Steven Soderbergh is that real rarity; a filmmaker who can manage a multi-million dollar George Clooney franchise, then turn around and make a movie for about $30 (give or take.) His ability to straddle the line between Hollywood and indie has put him in an enviable position, and this is a man who has had enough ups and downs in his career to last most filmmakers two or three lifetimes. Cinephilia and Beyond put together a compilation of his best DVD commentary tracks and discussions, and they are well worth a listen. Click below to check them out.
In a career that has lasted more than 25 years, Steven Soderbergh has directed 26 films, a ratio of films per year that puts him at Woody Allen levels of prolificity (vocab word.) But while Allen is able to run and gun, having developed a shooting style and aesthetic that allows for lean, mean operations, Soderbergh turns out wildly different films, in every conceivable genre, some of them extremely low-budget, some big-budget extravaganzas.
Many forget, but this is a man whose career was over almost before it began. In 1989, with the very indie Sex, Lies and Videotape (a film which features James Spader at his James Spader-iest), Soderbergh became the hot director, able to write his own ticket in Hollywood.
And what destination did he choose with this ticket? Why, Kafka, of course, a film about the famous writer that blurred the lines between fact and fiction and has since become a cult classic, though at the time, the established wisdom in Hollywood was that he was through, finished, yesterday's papers, kaput, etc.
But, giving the lie to Fitzgerald's dictum that there are no second acts in American lives, Soderbergh bounced back. A huge reason for this bounce, and a huge lesson for every indie filmmaker, is that even though Kafka was a box office stinker, as they say, it was cheap (if $11 million is cheap, but, you know, it wasn't the career-ending debacle of Michael Cimino's Heaven's Gate, which nearly bankrupted a whole studio.) The lesson seemed to be that in Hollywood, you can do what you want, so long as you can do it cheaply.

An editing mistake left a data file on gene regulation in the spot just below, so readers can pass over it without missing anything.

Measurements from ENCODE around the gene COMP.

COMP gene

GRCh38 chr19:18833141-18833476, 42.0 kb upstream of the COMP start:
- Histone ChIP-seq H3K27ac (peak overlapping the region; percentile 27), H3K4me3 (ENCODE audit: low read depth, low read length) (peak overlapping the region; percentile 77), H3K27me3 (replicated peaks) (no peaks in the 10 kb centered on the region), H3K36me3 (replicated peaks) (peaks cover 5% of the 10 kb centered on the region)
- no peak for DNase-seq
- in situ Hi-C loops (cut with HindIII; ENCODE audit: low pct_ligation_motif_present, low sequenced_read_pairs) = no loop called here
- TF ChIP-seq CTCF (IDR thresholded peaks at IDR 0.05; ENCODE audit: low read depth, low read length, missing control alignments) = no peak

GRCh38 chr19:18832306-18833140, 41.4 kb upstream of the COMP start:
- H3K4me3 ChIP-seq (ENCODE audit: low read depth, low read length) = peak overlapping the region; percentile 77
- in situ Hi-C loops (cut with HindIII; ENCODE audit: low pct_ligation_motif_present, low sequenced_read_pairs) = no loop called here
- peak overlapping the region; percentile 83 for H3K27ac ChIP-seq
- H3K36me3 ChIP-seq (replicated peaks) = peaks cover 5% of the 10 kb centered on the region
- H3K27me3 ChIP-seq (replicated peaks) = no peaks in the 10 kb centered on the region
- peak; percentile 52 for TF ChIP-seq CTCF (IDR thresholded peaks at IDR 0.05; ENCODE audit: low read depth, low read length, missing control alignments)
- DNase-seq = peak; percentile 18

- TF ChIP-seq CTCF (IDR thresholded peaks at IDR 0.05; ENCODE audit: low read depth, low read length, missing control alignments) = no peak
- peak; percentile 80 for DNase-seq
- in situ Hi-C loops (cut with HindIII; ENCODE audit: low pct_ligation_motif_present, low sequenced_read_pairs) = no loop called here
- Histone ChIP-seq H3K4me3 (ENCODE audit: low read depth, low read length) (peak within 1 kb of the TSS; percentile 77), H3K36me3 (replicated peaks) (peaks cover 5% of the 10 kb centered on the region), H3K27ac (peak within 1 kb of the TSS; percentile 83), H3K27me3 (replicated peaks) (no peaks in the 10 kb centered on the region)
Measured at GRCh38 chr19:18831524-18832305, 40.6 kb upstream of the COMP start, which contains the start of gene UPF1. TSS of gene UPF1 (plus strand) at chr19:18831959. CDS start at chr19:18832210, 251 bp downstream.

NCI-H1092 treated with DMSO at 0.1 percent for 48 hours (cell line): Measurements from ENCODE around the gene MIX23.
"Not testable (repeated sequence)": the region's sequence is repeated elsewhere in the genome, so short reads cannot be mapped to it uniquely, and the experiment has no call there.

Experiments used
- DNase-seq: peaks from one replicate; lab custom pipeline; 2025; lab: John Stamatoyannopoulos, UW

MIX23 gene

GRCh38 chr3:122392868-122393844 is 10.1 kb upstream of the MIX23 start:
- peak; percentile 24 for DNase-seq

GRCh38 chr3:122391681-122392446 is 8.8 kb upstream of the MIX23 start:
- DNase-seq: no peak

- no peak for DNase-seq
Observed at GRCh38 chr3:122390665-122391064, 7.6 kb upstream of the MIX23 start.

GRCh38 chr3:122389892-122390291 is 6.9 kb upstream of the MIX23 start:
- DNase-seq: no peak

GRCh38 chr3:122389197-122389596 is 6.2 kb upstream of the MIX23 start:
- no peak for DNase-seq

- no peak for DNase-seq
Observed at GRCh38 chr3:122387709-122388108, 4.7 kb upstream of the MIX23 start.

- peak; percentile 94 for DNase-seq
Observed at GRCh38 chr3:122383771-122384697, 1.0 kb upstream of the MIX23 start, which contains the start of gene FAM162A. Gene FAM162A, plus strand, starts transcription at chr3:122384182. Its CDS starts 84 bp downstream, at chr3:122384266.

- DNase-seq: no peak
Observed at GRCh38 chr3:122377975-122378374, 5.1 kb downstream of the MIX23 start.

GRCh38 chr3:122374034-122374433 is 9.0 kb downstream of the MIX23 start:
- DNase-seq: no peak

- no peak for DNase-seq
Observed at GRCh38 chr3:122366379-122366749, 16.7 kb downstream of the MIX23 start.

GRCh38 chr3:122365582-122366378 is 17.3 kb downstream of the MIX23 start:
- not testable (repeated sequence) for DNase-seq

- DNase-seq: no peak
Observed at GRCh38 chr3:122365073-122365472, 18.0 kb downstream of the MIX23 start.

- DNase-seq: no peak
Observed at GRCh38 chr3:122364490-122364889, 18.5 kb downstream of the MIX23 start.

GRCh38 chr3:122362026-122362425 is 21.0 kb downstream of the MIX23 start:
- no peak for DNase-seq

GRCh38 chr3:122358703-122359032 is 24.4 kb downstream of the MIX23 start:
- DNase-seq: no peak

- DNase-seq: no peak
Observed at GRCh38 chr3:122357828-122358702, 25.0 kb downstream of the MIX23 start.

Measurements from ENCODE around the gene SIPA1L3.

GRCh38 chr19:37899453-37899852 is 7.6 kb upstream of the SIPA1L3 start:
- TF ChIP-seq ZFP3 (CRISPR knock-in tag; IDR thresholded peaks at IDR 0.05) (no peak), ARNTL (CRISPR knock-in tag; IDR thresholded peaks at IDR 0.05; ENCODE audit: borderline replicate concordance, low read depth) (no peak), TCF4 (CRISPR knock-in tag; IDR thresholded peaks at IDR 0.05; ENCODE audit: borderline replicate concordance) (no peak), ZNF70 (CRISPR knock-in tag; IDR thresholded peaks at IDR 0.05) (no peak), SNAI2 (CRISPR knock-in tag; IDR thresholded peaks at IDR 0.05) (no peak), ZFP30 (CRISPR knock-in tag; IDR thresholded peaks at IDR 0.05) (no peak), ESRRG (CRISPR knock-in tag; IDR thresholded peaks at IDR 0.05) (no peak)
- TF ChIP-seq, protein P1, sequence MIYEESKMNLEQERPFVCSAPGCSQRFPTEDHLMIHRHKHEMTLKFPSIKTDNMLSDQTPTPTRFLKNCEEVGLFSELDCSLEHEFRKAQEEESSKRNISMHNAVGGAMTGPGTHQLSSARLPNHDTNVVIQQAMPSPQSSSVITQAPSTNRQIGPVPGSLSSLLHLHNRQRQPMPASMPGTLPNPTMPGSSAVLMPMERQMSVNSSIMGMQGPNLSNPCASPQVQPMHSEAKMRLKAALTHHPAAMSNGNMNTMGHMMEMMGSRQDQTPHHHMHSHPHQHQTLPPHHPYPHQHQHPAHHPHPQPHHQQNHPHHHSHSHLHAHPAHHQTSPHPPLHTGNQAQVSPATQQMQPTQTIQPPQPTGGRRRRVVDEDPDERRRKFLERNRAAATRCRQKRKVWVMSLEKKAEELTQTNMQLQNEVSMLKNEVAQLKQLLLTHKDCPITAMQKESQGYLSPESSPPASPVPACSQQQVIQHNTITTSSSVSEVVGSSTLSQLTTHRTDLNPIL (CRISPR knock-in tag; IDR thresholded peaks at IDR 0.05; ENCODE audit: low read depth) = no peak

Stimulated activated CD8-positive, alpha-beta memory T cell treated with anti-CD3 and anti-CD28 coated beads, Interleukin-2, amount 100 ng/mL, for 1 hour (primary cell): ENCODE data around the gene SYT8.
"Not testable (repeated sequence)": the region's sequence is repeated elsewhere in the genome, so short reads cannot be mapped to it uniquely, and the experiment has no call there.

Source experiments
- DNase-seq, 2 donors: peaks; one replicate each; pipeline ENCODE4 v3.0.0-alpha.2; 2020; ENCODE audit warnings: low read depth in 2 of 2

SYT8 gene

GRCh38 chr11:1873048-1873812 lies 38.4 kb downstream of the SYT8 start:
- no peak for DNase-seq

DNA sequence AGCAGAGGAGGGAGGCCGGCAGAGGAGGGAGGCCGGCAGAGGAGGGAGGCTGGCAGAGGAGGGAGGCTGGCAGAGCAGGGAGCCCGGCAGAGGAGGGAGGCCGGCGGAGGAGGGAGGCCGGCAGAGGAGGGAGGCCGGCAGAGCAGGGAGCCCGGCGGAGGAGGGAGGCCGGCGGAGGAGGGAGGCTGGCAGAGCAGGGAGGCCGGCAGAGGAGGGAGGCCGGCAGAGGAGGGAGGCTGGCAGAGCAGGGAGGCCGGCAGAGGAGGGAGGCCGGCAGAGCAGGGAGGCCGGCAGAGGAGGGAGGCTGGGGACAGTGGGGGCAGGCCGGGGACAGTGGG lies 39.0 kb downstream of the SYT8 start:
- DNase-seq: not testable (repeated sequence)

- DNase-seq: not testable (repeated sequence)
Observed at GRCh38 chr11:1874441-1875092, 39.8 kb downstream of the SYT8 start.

Soderbergh took this to heart, and his films over the next two decades have been savvy to a fault. When he does big-budget extravaganzas like Ocean's 11, he really goes for it, and produces a film that makes a ton of money for the studio. Traffic cost $47 million, but it won every award in the world and grossed over $200 million.
But when he wants to pull back and make a film like The Girlfriend Experience, he does it for $1.3 million, which is about what it earns, and no one begrudges him this, because, you know, that's pocket change, and also indie prestige for the backers. He also earns further indie points by frequently acting as his own DP (under the pseudonym Peter Andrews) and editor (under the name Mary Ann Bernard; Bernard is his mother's maiden name and Peter Andrews is a play on his father's first and middle names.)
All this has led Traffic scribe Stephen Gaghan to call Soderbergh "the Michael Jordan of filmmaking," for his versatility and skill at all facets of the craft. And, as it turns out, he is quite the laff riot. Cinephilia and Beyond has put together an exhaustive compilation of videos of Soderbergh's commentary tracks and interviews, and they show that beyond being a supremely talented filmmaker, he is also a very funny guy.
Here, he discusses Who's Afraid of Virginia Woolf with the film's director Mike Nichols for an amazing commentary track. Either cue up a copy of the film, or just sit back and listen to these two banter.
And in one of the strangest commentary tracks, Soderbergh discusses his film Schizopolis by recording a commentary track that is just Soderbergh having a conversation, or rather conducting an interview, with Soderbergh. Yes. Your eyes do not deceive you.
Video is no longer available: www.youtube.com/watch?v=I8-8vy-zZGI
Cinephilia and Beyond has several more great Soderbergh commentary track moments in their article, including The Limey's, which is intentionally disjointed to reflect the broken temporality of that film. Steven Soderbergh is a consummate filmmaker and, as these tracks can attest, a very witty and funny man (and anyone who can keep up with Mike Nichols is pretty sharp, it goes without saying.)
What do you think Steven Soderbergh's career has to teach an indie filmmaker about serving two masters, as it were? If you're a director, do you also wear other technical hats, either out of necessity or aesthetic preference? Let us know your thoughts on all these issues and more in the comments!
[via Cinephilia and Beyond]